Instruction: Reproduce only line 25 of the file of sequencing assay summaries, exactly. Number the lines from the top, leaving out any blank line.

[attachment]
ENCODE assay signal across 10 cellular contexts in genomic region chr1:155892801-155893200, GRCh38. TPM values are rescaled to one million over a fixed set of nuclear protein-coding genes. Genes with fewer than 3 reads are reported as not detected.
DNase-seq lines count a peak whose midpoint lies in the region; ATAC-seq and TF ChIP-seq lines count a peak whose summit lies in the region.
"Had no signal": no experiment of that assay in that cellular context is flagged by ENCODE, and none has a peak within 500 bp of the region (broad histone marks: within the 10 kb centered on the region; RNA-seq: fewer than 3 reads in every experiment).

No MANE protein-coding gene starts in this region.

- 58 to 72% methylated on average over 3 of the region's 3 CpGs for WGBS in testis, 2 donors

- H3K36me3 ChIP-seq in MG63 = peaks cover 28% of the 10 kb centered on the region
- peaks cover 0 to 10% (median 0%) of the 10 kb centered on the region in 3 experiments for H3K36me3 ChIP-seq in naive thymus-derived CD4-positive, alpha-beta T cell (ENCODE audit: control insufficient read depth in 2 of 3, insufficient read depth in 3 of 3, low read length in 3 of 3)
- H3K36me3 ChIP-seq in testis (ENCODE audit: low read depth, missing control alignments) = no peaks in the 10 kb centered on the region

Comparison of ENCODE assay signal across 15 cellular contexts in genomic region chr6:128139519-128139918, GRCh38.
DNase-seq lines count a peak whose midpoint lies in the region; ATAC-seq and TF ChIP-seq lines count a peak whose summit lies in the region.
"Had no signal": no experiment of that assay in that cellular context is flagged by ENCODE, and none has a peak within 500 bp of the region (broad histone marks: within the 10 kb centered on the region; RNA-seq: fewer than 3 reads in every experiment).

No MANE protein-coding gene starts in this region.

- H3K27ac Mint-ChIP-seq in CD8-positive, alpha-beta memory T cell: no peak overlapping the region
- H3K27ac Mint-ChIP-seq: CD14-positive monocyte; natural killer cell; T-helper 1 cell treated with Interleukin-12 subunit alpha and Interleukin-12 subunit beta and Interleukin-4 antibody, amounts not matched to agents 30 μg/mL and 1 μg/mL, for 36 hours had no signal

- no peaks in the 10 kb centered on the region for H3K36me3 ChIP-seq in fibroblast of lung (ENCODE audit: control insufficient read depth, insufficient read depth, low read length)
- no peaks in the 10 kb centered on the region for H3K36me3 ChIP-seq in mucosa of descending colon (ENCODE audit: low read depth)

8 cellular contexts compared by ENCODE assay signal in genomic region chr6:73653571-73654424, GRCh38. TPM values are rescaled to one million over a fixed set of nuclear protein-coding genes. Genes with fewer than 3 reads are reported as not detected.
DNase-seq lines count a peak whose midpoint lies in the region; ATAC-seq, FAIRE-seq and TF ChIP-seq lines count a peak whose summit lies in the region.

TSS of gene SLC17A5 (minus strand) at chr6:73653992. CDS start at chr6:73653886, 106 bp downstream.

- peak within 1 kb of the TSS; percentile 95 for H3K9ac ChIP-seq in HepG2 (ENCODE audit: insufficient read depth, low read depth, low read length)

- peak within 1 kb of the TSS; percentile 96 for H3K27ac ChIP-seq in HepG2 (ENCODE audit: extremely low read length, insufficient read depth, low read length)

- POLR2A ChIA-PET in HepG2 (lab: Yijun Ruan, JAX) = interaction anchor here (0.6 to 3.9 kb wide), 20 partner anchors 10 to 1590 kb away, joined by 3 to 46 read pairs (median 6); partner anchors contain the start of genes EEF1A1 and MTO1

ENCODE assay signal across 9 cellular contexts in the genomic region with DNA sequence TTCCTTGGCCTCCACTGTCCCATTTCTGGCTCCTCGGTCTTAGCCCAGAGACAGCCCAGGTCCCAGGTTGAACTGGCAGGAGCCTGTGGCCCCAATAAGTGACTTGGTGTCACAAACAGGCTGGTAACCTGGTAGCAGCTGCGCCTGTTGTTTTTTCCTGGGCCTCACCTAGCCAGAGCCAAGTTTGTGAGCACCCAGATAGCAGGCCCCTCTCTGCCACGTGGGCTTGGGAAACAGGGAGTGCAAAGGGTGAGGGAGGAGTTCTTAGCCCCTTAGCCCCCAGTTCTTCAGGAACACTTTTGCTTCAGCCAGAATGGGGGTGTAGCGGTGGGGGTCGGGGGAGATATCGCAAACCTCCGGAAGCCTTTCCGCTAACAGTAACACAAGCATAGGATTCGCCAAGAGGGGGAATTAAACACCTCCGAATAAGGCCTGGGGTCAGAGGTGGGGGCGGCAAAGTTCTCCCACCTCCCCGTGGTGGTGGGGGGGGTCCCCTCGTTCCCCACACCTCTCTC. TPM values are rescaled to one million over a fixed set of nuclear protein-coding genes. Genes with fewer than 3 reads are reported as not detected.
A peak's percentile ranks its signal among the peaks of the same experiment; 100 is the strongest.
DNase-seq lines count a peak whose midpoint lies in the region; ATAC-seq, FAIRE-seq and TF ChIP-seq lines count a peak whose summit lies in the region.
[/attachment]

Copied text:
DNase-seq lines count a peak whose midpoint lies in the region; ATAC-seq, FAIRE-seq and TF ChIP-seq lines count a peak whose summit lies in the region.